Row, row, row your indoor rowing machine

Here’s another way to learn how to move, get stronger and stay somewhat sane this winter.

I’ve been having “fun” this winter on a rowing machine.

It was 0 degrees F today. Not rad. But rowing and weightlifting are rad.

Why row

Full body workout. Super efficient.

Strengthen the back and shoulders. Gotta keep these parts as long as I can.

The movement pattern is so much like mountain biking it’s not even funny. The more I study and teach riding skills, the more I realize the importance of integrating legs/hips/back. Watch Mitch Ropelato shred at the beginning of this video:

And then there’s Mick Hannah. Watch him on the straight.

Another way to perform intervals. Right now I’m doing some of my Pump Up the Base intervals on the rower. I can maintain the same wattage as on the bike trainer, but I’m building more overall strength than if I’m just pedaling. Also less time on a bike seat = win.

Quick on/off. No special shorts or shoes. Just get on there and give ‘er.

A great warmup for strength work. And a good way to inject aerobic work between sets.

It’s something different. That’s always fun. Especially if your Strava-chasing Type A inner child thinks it’ll help you ride better.

How to row

Basically, push with your legs, then pull with your back and arms. Reverse the motion. Repeat until you puke.

Concept 2, the A-1 company when it comes to building indoor rowers, has excellent info on its site:

I asked my buddy Lars Thomsen, ultra shredder and owner of Trail Head Cyclery in San Jose, CA, how to row. Back in the day, Lars rowed on a winning boat at UC Santa Barbara. His instructions were almost exactly the same as the above video. That dude knows what’s going on.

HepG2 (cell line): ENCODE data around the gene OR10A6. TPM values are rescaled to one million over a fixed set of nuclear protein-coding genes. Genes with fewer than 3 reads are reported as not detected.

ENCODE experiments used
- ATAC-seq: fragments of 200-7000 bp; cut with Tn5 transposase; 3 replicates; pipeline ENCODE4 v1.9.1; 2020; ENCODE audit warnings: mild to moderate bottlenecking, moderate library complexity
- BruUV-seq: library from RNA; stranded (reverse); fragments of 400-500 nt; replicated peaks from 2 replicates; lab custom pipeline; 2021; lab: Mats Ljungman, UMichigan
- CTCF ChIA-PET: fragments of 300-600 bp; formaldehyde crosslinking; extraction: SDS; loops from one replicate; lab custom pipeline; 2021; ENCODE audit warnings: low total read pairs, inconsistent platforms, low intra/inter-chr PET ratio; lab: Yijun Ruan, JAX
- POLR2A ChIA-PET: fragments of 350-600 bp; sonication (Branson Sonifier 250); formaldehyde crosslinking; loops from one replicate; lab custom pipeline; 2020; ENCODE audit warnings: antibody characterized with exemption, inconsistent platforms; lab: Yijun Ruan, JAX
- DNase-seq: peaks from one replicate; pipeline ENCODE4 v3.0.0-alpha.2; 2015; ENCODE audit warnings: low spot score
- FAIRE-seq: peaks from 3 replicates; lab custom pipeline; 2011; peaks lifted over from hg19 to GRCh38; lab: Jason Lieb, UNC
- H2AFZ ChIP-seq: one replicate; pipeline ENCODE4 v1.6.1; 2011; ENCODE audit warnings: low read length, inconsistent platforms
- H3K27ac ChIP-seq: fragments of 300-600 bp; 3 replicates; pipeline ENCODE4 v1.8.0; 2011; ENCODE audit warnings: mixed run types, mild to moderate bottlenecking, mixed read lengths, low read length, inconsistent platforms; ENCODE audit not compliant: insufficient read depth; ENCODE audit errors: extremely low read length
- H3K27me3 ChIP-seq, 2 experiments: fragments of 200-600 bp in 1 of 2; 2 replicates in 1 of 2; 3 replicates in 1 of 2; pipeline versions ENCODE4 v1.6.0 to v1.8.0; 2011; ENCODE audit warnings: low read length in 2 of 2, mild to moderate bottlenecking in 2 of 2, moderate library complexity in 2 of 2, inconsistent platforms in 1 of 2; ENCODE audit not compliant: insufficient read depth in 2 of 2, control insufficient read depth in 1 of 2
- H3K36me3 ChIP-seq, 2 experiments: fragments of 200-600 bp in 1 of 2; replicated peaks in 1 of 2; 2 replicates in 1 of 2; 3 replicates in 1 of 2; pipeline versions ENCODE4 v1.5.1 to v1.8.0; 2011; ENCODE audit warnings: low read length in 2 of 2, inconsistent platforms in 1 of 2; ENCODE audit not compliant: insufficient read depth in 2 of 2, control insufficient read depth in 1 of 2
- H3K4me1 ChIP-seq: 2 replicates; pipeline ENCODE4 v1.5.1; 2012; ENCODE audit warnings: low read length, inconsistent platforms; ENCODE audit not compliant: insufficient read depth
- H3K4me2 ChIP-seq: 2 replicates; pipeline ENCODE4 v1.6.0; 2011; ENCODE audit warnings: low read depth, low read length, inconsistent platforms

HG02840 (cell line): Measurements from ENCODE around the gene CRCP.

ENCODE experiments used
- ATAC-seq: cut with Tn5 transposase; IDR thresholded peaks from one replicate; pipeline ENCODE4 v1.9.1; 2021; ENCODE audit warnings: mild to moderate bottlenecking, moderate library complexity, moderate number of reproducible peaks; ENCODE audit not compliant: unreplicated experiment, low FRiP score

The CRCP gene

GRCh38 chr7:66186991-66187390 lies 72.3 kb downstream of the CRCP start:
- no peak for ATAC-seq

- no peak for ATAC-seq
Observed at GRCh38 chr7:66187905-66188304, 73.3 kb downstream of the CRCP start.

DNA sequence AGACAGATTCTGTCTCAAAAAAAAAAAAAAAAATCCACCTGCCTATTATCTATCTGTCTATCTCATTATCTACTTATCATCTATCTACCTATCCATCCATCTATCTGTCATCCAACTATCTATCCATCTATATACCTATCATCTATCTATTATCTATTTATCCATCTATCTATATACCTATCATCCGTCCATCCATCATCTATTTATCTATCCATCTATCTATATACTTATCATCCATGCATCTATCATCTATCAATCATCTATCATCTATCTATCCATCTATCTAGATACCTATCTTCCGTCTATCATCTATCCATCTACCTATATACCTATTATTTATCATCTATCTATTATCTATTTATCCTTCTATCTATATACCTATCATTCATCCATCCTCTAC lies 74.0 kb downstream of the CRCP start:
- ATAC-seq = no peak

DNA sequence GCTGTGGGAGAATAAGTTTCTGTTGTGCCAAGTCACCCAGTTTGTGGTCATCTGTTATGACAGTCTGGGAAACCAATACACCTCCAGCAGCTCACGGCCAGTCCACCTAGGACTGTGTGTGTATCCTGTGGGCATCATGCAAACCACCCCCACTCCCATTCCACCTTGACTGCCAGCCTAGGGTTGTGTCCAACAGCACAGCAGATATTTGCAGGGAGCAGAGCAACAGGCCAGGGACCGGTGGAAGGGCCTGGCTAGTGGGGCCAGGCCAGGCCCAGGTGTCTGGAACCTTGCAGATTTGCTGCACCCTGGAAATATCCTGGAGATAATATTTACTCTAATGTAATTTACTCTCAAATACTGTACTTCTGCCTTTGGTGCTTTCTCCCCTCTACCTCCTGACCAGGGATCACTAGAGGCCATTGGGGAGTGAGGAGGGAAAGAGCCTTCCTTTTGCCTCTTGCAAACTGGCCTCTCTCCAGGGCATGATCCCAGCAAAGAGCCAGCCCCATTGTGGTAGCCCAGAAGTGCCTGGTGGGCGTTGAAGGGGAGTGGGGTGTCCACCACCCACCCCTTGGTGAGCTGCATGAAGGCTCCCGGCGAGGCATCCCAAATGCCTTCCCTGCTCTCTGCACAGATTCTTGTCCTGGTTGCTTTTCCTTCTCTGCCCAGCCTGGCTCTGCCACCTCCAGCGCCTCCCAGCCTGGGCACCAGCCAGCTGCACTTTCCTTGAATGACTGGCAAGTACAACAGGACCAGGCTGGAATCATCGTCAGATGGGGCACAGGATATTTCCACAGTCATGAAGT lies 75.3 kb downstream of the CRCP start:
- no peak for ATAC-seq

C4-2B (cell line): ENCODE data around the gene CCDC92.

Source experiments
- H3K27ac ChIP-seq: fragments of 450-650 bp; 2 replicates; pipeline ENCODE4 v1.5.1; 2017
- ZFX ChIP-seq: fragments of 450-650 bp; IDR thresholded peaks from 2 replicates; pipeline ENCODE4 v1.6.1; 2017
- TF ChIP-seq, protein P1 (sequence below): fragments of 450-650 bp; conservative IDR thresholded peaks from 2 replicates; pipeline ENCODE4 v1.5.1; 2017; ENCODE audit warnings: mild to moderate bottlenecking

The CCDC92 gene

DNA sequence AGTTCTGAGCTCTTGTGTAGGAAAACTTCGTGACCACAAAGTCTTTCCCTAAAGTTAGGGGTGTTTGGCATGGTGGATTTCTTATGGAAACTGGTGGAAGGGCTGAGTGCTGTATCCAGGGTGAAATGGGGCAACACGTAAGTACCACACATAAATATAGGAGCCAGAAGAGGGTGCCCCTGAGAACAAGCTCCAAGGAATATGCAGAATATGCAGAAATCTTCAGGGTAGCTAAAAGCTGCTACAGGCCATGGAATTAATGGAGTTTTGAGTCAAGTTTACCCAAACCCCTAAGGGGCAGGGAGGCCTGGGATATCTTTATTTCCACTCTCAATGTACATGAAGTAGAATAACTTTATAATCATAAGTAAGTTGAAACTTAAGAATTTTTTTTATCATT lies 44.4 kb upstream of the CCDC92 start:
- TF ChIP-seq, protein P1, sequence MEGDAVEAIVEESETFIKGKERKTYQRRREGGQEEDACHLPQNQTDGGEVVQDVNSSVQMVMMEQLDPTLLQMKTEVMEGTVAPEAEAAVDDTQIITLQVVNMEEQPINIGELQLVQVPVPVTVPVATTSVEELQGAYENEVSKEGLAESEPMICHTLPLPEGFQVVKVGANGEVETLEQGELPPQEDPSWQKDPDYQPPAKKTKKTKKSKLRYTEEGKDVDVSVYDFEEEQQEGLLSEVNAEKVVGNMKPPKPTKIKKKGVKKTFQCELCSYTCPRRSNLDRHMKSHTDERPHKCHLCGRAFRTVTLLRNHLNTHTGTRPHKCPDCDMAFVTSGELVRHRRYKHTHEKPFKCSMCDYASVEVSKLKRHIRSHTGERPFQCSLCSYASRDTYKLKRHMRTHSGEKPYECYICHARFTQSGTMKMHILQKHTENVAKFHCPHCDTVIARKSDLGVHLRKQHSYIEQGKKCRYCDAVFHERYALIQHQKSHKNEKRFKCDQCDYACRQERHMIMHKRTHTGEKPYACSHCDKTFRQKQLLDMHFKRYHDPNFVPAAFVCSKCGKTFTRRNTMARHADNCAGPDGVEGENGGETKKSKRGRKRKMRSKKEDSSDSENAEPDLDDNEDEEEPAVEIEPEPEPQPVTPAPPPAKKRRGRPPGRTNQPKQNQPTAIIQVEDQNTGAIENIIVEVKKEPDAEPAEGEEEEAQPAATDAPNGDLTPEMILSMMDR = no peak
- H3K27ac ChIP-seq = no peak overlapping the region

Rower handles are awfully narrow

A Shimano PRO Atherton DH bar lets me pull more like I’m on a bike, and it’s been interesting to see where my hands end up. That seems like a good width for riding, too.

You gotta love the Rach/Dan/Gee cut marks at the end of these bars. I like Dan width, but I’ll bet I’m not as strong as Rachel.

Zip ties would work fine. These clips cost $1 each and are super easy to work with.

Have fun out there,


Know more. Have more fun!

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8 replies
  1. Jeff Kendall-Weed says:

    Man, I love the rowing machine. Last winter I followed some MX training tips and used the rowing machine a ton. It’s good.

    I’m not sure what sort of intervals would be most applicable to mountain biking, but I’ve done 300m on, 300m off, and 500 on/off. Usually I’m on it at least 5,000m per session. Heck, just 6000m usually feels pretty good.

  2. Mike Coleman says:

    Cool article !
    I’m looking to plunk down some $$ for a rower. Any suggestions on the top performers??
    Thanks Lee
    Keep up the good stuff!

  3. leelikesbikes says:

    I am not an expert, but:

    Concept 2 is the classic choice. Used in lots of gyms.

    WaterRower looks beautiful.

    Mine is a LifeCore, retail $1,200 but I paid less than half that. It’s totally adequate for me.

  4. Josh F says:

    I’ve owned a bunch of rowers over the years: Tunturi, Concept II, and WaterRower. They were all top shelf machines but I settled on the Water Rower because it’s quiet and requires essentially no maintenance. WaterRower also offers an optional wider handle, which should appeal to the mountain bike crowd and should be, in my opinion, the default width. The club my wife teaches at uses the Water Rowers for their group exercises classes.


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